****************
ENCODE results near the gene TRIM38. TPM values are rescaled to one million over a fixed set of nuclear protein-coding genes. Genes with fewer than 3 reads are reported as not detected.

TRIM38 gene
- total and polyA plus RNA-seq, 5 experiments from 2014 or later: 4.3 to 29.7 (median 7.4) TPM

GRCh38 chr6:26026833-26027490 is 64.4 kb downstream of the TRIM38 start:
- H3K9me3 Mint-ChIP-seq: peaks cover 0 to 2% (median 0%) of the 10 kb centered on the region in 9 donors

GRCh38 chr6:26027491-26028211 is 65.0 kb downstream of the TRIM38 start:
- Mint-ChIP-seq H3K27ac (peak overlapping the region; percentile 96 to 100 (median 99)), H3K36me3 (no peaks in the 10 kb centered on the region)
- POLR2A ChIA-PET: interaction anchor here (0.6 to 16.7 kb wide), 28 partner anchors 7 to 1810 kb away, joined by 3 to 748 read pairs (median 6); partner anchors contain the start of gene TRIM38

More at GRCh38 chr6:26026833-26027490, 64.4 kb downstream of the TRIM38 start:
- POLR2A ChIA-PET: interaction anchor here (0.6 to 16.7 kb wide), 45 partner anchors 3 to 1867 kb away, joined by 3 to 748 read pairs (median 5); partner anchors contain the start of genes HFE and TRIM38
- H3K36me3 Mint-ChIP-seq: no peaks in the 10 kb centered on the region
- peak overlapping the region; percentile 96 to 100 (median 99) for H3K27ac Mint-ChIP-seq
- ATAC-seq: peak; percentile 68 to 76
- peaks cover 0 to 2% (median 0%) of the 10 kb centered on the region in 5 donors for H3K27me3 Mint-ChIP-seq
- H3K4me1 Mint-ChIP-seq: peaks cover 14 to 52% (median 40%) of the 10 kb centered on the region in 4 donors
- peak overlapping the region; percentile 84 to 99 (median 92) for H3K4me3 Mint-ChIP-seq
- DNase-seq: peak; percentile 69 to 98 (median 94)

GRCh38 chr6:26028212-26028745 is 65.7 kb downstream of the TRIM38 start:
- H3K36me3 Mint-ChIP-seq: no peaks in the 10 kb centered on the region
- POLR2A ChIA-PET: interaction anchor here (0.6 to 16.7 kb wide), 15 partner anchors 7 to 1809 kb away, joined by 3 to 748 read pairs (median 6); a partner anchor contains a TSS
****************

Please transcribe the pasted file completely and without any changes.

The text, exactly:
ENCODE results near the gene TRIM38. TPM values are rescaled to one million over a fixed set of nuclear protein-coding genes. Genes with fewer than 3 reads are reported as not detected.

TRIM38 gene
- total and polyA plus RNA-seq, 5 experiments from 2014 or later: 4.3 to 29.7 (median 7.4) TPM

GRCh38 chr6:26026833-26027490 is 64.4 kb downstream of the TRIM38 start:
- H3K9me3 Mint-ChIP-seq: peaks cover 0 to 2% (median 0%) of the 10 kb centered on the region in 9 donors

GRCh38 chr6:26027491-26028211 is 65.0 kb downstream of the TRIM38 start:
- Mint-ChIP-seq H3K27ac (peak overlapping the region; percentile 96 to 100 (median 99)), H3K36me3 (no peaks in the 10 kb centered on the region)
- POLR2A ChIA-PET: interaction anchor here (0.6 to 16.7 kb wide), 28 partner anchors 7 to 1810 kb away, joined by 3 to 748 read pairs (median 6); partner anchors contain the start of gene TRIM38

More at GRCh38 chr6:26026833-26027490, 64.4 kb downstream of the TRIM38 start:
- POLR2A ChIA-PET: interaction anchor here (0.6 to 16.7 kb wide), 45 partner anchors 3 to 1867 kb away, joined by 3 to 748 read pairs (median 5); partner anchors contain the start of genes HFE and TRIM38
- H3K36me3 Mint-ChIP-seq: no peaks in the 10 kb centered on the region
- peak overlapping the region; percentile 96 to 100 (median 99) for H3K27ac Mint-ChIP-seq
- ATAC-seq: peak; percentile 68 to 76
- peaks cover 0 to 2% (median 0%) of the 10 kb centered on the region in 5 donors for H3K27me3 Mint-ChIP-seq
- H3K4me1 Mint-ChIP-seq: peaks cover 14 to 52% (median 40%) of the 10 kb centered on the region in 4 donors
- peak overlapping the region; percentile 84 to 99 (median 92) for H3K4me3 Mint-ChIP-seq
- DNase-seq: peak; percentile 69 to 98 (median 94)

GRCh38 chr6:26028212-26028745 is 65.7 kb downstream of the TRIM38 start:
- H3K36me3 Mint-ChIP-seq: no peaks in the 10 kb centered on the region
- POLR2A ChIA-PET: interaction anchor here (0.6 to 16.7 kb wide), 15 partner anchors 7 to 1809 kb away, joined by 3 to 748 read pairs (median 6); a partner anchor contains a TSS